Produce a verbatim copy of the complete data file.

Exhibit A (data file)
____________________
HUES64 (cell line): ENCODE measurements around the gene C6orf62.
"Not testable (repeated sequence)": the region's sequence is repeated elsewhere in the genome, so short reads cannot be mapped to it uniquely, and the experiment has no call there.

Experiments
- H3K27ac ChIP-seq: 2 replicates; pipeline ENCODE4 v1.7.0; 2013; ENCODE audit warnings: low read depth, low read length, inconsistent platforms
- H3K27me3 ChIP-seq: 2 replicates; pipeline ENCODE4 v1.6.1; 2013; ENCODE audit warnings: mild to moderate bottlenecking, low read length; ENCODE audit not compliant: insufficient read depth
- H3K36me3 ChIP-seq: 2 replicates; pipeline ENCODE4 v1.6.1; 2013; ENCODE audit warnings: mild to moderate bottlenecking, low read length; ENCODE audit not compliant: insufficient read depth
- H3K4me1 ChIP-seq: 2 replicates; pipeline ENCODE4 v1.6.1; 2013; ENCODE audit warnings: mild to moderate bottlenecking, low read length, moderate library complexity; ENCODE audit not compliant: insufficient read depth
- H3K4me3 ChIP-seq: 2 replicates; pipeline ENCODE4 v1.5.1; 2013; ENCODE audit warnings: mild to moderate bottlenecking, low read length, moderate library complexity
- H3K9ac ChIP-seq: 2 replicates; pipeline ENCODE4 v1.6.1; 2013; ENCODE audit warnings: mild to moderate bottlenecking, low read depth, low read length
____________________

HUES64 (cell line): ENCODE measurements around the gene C6orf62.
"Not testable (repeated sequence)": the region's sequence is repeated elsewhere in the genome, so short reads cannot be mapped to it uniquely, and the experiment has no call there.

Experiments
- H3K27ac ChIP-seq: 2 replicates; pipeline ENCODE4 v1.7.0; 2013; ENCODE audit warnings: low read depth, low read length, inconsistent platforms
- H3K27me3 ChIP-seq: 2 replicates; pipeline ENCODE4 v1.6.1; 2013; ENCODE audit warnings: mild to moderate bottlenecking, low read length; ENCODE audit not compliant: insufficient read depth
- H3K36me3 ChIP-seq: 2 replicates; pipeline ENCODE4 v1.6.1; 2013; ENCODE audit warnings: mild to moderate bottlenecking, low read length; ENCODE audit not compliant: insufficient read depth
- H3K4me1 ChIP-seq: 2 replicates; pipeline ENCODE4 v1.6.1; 2013; ENCODE audit warnings: mild to moderate bottlenecking, low read length, moderate library complexity; ENCODE audit not compliant: insufficient read depth
- H3K4me3 ChIP-seq: 2 replicates; pipeline ENCODE4 v1.5.1; 2013; ENCODE audit warnings: mild to moderate bottlenecking, low read length, moderate library complexity
- H3K9ac ChIP-seq: 2 replicates; pipeline ENCODE4 v1.6.1; 2013; ENCODE audit warnings: mild to moderate bottlenecking, low read depth, low read length